Despite a surge in enrollment in the two weeks before the April 15 deadline to enroll for health insurance under the federal health law, many more Californians still haven't signed up, and they're unlikely to.
Many people are uninterested, confused or skeptical.
Scott Belsha, from Long Beach, Calif., falls in the skeptical category.
"I've been consumed with living my life, and I'm fortunate to be healthy," he says. He works as a musician and carpenter, and he's never had health insurance. His parents, who own a small business, always paid cash for medical care, most of which they were able to get from a doctor friend.
"I haven't ever been to the hospital or broken a bone," he says. "But I'm 34, and I should probably start thinking about it."
Steven Petersen, 40, of Los Angeles, says he looked into his options but couldn't afford $240 a month, the lowest premium he could find. He'd prefer a cheap, catastrophic plan. "I just take care of myself every day, and eat well and try to stay healthy," he says.
The Affordable Care Act's individual mandate requires nearly every American to have insurance or pay a tax penalty of either $95 or up to 1 percent of income, whichever is greater.
But Larry Levitt, senior vice president at the nonprofit Kaiser Family Foundation, says he wasn't expecting every uninsured person to sign up during this first year. "The expectations are that enrollment will ramp up over a period of years," he says.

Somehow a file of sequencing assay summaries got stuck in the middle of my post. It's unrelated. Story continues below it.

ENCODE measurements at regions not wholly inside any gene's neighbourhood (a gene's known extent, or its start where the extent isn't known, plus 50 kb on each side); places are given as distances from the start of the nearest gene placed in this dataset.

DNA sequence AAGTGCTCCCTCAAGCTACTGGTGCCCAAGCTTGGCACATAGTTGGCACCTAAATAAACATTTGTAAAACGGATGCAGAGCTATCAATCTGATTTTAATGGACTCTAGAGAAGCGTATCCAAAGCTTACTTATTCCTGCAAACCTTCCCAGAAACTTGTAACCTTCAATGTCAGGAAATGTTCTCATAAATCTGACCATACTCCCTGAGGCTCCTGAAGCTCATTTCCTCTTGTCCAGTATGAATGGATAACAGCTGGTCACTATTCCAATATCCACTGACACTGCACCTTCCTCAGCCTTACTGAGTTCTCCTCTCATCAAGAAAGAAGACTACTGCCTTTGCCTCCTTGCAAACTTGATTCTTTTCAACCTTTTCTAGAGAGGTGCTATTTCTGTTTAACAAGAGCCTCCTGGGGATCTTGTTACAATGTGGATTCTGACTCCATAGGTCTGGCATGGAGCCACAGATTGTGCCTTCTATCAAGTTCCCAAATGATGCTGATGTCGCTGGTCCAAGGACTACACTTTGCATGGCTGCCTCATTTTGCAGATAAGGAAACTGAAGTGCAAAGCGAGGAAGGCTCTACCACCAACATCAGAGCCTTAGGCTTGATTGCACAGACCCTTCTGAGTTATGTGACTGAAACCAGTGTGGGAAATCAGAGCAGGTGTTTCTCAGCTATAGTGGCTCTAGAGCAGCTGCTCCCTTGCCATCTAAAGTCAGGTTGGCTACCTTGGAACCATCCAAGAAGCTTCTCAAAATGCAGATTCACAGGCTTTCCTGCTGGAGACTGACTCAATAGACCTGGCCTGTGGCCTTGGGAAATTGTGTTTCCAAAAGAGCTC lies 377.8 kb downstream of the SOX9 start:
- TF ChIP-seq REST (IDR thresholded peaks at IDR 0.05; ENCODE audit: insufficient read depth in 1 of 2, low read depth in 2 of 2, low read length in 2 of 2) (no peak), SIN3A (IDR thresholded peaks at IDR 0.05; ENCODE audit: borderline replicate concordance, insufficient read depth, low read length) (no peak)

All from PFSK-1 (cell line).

The Congressional Budget Office estimates that even years from now the number of uninsured will be large: about 30 million nationwide. Some of those people will be living in states that have opted not to expand Medicaid to adults without dependent children. Others will be immigrants who don't qualify for coverage under the law. "But the biggest category are people who simply will choose not to enroll," Levitt says.
Beth Engel, in Ventura County, Calif., is a 32-year-old mother of a nearly 3-year-old daughter and describes herself as an early supporter of the Affordable Care Act.
"I was very hopeful," she says. "I thought, 'Wow! I can have a job that I love that doesn't necessarily have insurance but I get insurance affordably.' "
Engel works part time as a hotel clerk and qualifies for tax subsidies that reduce premiums for her and her toddler to about $200 a month. But she chose not to buy insurance for herself this year. "I found that the premiums were still very high, and I just couldn't afford them," she says.
Even though now she's armed with the knowledge that she can take the subsidy upfront in the form of a reduced insurance premium, she says she's reluctant to do that without thoroughly understanding the plans offered through the state-run marketplace, Covered California.
"Maybe I'm reading these incorrectly," she says, "but it just didn't make sense, and I thought I'm not going to put money I don't really have to spend into a program that I don't really understand."
Engel did get her daughter health coverage through Medicaid. People in California and other states that expanded can enroll year-round. As for her own medical needs? She'll go without health insurance and pay the penalty, which for her is less than the cost of insurance. She says she'll reconsider her options when enrollment opens again in November.
This story is part of a partnership with NPR, KPCC and Kaiser Health News, an editorially independent program of the Kaiser Family Foundation.
DAVID GREENE, HOST:
This is MORNING EDITION from NPR News. Good morning. I'm David Greene.
STEVE INSKEEP, HOST: